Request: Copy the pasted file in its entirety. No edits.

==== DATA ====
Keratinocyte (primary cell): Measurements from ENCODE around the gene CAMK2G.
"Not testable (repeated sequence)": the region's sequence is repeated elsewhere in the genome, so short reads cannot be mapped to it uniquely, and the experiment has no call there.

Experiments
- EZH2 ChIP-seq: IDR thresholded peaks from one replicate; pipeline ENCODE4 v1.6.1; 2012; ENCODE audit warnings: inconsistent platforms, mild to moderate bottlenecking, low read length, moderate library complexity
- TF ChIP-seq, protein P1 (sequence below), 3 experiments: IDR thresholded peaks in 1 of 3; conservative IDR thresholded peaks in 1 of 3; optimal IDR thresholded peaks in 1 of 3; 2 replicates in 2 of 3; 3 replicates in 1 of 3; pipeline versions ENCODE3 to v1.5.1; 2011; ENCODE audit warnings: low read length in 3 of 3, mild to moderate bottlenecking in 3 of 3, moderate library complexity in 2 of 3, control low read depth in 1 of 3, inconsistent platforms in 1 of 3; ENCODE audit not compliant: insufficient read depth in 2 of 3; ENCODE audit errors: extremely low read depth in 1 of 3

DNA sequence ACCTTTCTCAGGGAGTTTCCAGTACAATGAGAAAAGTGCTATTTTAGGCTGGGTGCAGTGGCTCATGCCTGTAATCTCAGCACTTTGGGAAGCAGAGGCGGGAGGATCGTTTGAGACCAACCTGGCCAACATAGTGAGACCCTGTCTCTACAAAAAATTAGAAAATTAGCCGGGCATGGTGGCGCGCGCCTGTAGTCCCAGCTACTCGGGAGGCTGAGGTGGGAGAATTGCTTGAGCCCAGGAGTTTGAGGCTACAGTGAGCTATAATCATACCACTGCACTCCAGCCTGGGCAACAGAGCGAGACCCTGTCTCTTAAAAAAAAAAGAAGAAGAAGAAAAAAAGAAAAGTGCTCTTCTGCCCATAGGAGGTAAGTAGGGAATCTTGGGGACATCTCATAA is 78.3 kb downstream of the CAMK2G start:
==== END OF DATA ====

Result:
Keratinocyte (primary cell): Measurements from ENCODE around the gene CAMK2G.
"Not testable (repeated sequence)": the region's sequence is repeated elsewhere in the genome, so short reads cannot be mapped to it uniquely, and the experiment has no call there.

Experiments
- EZH2 ChIP-seq: IDR thresholded peaks from one replicate; pipeline ENCODE4 v1.6.1; 2012; ENCODE audit warnings: inconsistent platforms, mild to moderate bottlenecking, low read length, moderate library complexity
- TF ChIP-seq, protein P1 (sequence below), 3 experiments: IDR thresholded peaks in 1 of 3; conservative IDR thresholded peaks in 1 of 3; optimal IDR thresholded peaks in 1 of 3; 2 replicates in 2 of 3; 3 replicates in 1 of 3; pipeline versions ENCODE3 to v1.5.1; 2011; ENCODE audit warnings: low read length in 3 of 3, mild to moderate bottlenecking in 3 of 3, moderate library complexity in 2 of 3, control low read depth in 1 of 3, inconsistent platforms in 1 of 3; ENCODE audit not compliant: insufficient read depth in 2 of 3; ENCODE audit errors: extremely low read depth in 1 of 3

DNA sequence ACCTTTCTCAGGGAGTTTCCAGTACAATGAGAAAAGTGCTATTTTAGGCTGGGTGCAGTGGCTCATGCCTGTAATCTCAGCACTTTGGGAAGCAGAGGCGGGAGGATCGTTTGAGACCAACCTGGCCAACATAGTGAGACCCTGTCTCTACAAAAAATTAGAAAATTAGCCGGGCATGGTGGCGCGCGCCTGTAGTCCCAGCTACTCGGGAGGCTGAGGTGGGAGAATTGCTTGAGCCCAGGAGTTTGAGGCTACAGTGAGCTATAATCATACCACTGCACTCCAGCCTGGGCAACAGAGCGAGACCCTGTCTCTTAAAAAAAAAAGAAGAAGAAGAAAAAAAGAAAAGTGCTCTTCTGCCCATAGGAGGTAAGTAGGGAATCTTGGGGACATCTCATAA is 78.3 kb downstream of the CAMK2G start: